Mission Rocks

Lunch perched above the Indian Ocean at Mission Rocks with the waves crashing ashore below us. We never tire of being near the water and always seek it out. We’re really enjoying the diversity of the scenery in this park.
Siyabonga Craft Center

We turned back from the Eastern Shore section of the park at Mission Rocks to save time to visit the newly-accessible Western Shore. On the way, we stopped off at the Siyabonga Craft Center for a view over the estuary. The center was partly under construction, but had some incredible art work on display.
Warthog

A small herd of warthogs scurried off as we approached, but turned back to give us defiant stares.
Blue wildebeest

A herd of blue wildebeest just off the road.
Black rhino

At iMfolizi Game Reserve, we’d seen white rhinos in the wild and black rhinos in the enclosure, but this is our first sighting of black rhinos in the wild. They apparently are less commonly seen as they don’t stay in the open much.
Rhino crossing

Why did the black rhinos cross the road?
uMthoma Aerial Boardwalk

We walked a short loop track from a parking lot to the beautiful uMthoma Aerial Boardwalk, perched amongst the treetops with view across the estuary.
Charters Creek

You can really see how low the lake levels are. It’s a long way to the water from that boat launch to the right of the dock.
Baby zebra

We just caught a photo of this baby zebra as it hurried for cover when we were leaving the park.

Show locations on map Click the travel log icon on the left to see these locations on a map, with the complete log of our cruise.

On the map page, clicking on a camera or text icon will display a picture and/or log entry for that location, and clicking on the smaller icons along the route will display latitude, longitude and other navigation data for that location. And a live map of our current route and most recent log entries always is available at http://mvdirona.com/maps.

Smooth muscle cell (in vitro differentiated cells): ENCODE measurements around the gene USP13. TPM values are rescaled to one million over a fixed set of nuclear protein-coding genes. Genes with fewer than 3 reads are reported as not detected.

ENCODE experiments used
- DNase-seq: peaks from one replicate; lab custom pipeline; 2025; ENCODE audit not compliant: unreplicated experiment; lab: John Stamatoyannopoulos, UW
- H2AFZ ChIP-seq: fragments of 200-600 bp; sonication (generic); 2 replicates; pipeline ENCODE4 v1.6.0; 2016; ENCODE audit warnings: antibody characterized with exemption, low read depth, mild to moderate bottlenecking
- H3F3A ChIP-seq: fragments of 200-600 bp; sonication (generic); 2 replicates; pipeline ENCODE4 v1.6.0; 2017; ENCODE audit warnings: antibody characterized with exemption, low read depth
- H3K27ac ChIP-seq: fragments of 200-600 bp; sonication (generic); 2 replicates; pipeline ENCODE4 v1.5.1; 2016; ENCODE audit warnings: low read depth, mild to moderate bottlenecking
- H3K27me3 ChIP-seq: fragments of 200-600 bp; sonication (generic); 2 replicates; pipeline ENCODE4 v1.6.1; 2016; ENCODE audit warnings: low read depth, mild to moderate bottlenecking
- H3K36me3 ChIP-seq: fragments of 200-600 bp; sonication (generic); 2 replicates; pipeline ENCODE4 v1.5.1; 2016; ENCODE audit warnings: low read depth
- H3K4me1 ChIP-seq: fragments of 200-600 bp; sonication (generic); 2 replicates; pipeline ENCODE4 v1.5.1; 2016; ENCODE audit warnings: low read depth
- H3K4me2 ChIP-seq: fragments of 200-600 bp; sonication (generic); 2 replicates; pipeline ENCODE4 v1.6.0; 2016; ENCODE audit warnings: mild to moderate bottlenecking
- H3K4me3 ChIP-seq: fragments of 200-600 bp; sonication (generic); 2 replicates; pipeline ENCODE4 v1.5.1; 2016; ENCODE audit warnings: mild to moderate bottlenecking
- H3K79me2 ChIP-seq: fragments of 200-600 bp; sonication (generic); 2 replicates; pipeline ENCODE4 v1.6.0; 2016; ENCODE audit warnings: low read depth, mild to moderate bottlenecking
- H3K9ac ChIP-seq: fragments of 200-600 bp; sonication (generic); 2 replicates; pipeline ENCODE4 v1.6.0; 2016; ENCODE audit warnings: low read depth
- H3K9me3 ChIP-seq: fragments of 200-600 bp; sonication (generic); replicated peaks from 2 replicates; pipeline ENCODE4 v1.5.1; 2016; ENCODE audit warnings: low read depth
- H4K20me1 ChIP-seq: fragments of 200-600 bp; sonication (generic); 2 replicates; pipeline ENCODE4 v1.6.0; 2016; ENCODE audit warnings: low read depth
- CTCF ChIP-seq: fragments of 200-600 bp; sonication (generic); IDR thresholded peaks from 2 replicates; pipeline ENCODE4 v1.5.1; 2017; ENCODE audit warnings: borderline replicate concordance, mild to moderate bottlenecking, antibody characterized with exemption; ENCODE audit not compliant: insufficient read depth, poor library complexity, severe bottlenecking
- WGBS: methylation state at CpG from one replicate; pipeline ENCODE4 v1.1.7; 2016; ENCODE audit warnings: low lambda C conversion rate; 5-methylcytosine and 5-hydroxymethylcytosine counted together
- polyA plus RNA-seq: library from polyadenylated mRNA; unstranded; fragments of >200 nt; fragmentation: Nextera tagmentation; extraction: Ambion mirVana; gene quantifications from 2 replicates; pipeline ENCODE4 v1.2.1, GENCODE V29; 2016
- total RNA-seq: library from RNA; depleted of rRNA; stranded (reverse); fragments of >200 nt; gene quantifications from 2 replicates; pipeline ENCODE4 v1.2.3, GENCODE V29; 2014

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6 comments on “iSimangaliso Wetland Park
  1. Tim Kaine says:

    I am sure you all read the net but a world wide alert for Americans abroad has been issued in regards to terrorism. This also includes the terror group that operates in Africa.

    • It’s hard to read the news and not be sad about the declining world security. There is no question it is a big world-wide problem and, in some regions, such a big problem that we will chose not to go there. Fortunately, the vast majority of the world is full of good people living in great places to visit. All we can do is hope the world-wide situations improves and, in the mean time, enjoy those places that remain sufficiently safe.

      • Tim Kaine says:

        I agree on the state of affairs and hope to see world wide peace before I leave this planet and if not then hope my kids will experience it.

        Anyway back to what is fun….How long will you be in Capetown and what is your destination upon leaving there? As you know by now I am a boat geek so the operation/cruising part is my addiction.

  2. I appreciate the caution on Ebola outbreaks continuing to be a probelm in some parts of Africa. Thanks,

  3. Tim Kaine says:

    I know you are no where near Liberia but there are reports of another Ebola outbreak going on. Stay safe.

    The Black Rhinos crossed the road just to make you stop. They do that on purpose. 😉 lolol